Minnesota Congresswoman and presidential contender Michele Bachmann continues to draw criticism, after making remarks this week that the HPV vaccine is dangerous for young girls. Speaking with Matt Lauer on NBC's "Today Show," Bachmann said that a woman on Florida told her that her daughter had received the vaccine, and "suffered from mental retardation after." Public health advocates are encouraging Bachmann to provide proof of this story. And two bioethics professors have upped the ante, offering to pay more than $10,000 for medical records that prove the anecdote is true.
Bank of America confirmed on Monday that it plans to cut at least 30,000 jobs from the company, and eliminate $5 billion in costs annually by 2014. The banking behemoth currently employs 288,000 people. The first group of employees to be eliminated will be those working in consumer banking operations, and home loans, technology and support operations.
Eight members of the Bahai'i religious minority are awaiting trial in Iran, after organizing the Baha'i Institute for Education, a place where dismissed professors teach Baha'i youth as volunteers. The Iranian government recognizes the Baha'i community as a political organization, rather than a religious group, and declared the center illegal.
The events of September 11, 2001 amounted to unfathomable costs, in terms of lives and families forever torn apart, not to mention the physical and emotion after effects that continue to haunt the survivors of 9/11. In addition to that, there was an economic cost to 9/11 — one that is almost equally unfathomable.
Last night, as President Obama was giving his jobs speech, federal authorities were confirming reports that there is a specific, credible terrorist threat for the New York City and District of Columbia areas this coming weekend. Counterterrorism officials are investigating a possible truck bomb, and New York City mayor Michael Bloomberg said in a press conference last night that he would increase security in the city, and that residents should keep their "eyes wide open."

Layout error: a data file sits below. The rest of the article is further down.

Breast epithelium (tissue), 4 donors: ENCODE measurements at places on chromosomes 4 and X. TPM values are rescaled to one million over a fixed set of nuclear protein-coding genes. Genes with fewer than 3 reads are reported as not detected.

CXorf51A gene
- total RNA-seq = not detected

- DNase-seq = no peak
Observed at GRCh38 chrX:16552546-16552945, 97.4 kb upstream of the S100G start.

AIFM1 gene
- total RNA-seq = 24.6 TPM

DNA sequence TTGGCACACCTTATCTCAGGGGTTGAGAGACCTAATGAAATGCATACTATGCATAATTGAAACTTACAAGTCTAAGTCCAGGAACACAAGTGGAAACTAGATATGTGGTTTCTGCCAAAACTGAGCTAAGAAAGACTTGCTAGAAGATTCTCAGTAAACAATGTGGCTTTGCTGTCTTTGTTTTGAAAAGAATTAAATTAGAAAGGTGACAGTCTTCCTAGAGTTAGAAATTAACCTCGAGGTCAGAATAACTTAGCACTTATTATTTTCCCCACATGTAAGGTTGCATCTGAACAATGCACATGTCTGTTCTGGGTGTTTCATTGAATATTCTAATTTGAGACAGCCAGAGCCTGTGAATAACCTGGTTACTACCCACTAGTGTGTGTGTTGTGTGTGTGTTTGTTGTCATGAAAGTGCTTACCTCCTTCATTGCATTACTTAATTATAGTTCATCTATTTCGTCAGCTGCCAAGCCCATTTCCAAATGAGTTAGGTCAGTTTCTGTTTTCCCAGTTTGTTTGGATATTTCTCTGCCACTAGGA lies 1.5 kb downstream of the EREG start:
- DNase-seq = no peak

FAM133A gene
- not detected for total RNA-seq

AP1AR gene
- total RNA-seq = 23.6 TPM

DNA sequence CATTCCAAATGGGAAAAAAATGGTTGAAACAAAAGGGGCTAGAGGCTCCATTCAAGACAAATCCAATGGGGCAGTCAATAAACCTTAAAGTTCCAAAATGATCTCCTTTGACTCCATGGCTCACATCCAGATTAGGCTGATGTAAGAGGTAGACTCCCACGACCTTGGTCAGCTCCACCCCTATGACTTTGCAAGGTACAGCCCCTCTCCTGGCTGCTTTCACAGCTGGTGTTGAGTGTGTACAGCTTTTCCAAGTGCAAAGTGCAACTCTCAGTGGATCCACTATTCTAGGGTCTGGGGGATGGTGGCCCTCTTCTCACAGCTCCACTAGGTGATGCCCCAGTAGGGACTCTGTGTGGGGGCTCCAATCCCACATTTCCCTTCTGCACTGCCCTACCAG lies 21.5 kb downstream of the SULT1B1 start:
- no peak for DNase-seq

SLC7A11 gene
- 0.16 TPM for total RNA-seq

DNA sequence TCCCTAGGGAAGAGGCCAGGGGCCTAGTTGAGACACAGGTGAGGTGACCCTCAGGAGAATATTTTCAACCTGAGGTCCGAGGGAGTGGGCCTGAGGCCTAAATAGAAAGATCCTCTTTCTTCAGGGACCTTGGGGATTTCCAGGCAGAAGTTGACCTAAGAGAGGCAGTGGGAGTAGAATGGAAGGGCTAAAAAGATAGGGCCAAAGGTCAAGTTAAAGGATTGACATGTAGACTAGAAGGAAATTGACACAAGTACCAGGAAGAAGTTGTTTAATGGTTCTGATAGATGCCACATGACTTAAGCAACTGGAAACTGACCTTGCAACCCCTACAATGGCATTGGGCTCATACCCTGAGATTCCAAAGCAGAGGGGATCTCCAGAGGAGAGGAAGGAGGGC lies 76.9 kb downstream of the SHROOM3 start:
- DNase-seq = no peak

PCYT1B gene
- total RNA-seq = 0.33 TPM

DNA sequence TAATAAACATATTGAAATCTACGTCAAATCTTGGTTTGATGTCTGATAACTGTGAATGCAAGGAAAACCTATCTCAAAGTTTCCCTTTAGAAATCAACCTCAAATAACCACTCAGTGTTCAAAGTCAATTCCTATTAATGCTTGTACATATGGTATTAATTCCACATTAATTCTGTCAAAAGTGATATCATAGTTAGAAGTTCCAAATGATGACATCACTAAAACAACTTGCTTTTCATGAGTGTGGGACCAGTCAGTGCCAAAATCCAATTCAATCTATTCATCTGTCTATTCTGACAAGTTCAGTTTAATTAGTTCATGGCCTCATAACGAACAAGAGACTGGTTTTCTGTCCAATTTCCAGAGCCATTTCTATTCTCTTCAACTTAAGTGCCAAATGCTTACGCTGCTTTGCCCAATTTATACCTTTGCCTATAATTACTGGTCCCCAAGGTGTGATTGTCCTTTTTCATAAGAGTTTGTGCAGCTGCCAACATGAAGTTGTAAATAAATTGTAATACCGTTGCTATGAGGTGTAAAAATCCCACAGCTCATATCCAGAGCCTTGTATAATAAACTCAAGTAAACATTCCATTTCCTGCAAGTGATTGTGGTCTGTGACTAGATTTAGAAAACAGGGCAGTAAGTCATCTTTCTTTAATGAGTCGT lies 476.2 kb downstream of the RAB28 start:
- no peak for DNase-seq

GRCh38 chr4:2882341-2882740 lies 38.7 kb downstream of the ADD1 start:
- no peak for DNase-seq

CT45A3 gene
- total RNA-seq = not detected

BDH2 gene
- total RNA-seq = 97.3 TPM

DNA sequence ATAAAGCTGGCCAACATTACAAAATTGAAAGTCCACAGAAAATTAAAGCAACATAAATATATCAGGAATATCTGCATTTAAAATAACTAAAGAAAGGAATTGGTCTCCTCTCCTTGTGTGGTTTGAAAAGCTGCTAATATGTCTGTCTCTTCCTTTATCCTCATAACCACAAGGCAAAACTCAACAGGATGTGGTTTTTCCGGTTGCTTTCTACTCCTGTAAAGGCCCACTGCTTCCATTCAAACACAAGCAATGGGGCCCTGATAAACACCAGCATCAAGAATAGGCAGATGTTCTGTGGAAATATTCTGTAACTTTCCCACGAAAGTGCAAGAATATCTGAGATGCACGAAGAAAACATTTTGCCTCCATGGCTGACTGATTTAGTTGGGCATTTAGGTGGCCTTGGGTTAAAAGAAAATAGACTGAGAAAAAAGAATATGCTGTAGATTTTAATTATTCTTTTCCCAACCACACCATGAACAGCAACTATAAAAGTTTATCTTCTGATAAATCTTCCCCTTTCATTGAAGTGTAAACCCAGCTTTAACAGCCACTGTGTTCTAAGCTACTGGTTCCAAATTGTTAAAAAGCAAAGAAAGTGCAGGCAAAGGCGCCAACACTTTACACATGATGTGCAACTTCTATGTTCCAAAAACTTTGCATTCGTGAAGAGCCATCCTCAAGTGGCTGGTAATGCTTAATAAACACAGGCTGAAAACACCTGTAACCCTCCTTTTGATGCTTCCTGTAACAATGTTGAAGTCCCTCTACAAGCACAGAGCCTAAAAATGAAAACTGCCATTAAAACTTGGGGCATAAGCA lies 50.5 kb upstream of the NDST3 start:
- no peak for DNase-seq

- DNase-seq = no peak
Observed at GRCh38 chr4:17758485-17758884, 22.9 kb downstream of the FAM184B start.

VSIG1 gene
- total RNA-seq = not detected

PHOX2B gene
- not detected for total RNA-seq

Football fans have waited all year for tonight. The defending champions, the Green Bay Packers will face off against the New Orleans Saints, the Super Bowl champions of 2009. For serious football fanatics, that means fantasy football is starting up too, and the draft finished up last night.
In advance of tomorrow night's Republican presidential debate — the second for GOP candidates hoping to run in the 2012 election, and first for Texas Gov. Rick Perry — former Massachusetts governor Mitt Romney unveiled a plan to boost economic growth, in a speech yesterday in Las Vegas, Nevada. It hasn't seemed to boost his standing yet — a new poll shows Perry in the lead over Romney and other GOP candidates.
As politicians in Washington debate ways to revamp of sagging economy, a look at the life of a man who made tremendous contributions to the global economy back in the 1950s. Keith Tantlinger, inventor of the first viable shipping container (antiquated versions had been in use since the 19th century), died at age 92 last week. Tantlinger was an inventor who was hired by a man named Malcolm McLean to envision a more streamlined and standardized system for shipping goods overseas. His modern version of the shipping container, with twist locks, revolutionized global trade.
Since FBI translator Shamai Leibowitz was sentenced to 20 months in prison after pleading guilty to leaking information to a blogger, the case has been shrouded in mystery. Even the judge trial didn't know what information Leibowitz had divulged. Over a year later, it is now known that Leibowitz acquired secret transcript of wiretapped conversation from the Israeli Embassy and passed them on to a blogger named Richard Silverstein. The case is the Obama administration's first successful prosecution over the leaking of classified information to the media.
President Obama's jobs speech is already shrouded in partisan controversy, after the president attempted to schedule his talk for 8 p.m. on Wednesday, September 7 — the same date as the second debate for GOP presidential candidates. House Speaker John Boehner asked Obama to reschedule, and Obama complied, changing the date for the speech to September 8. Could this be a preview of future party wars over the jobs agenda?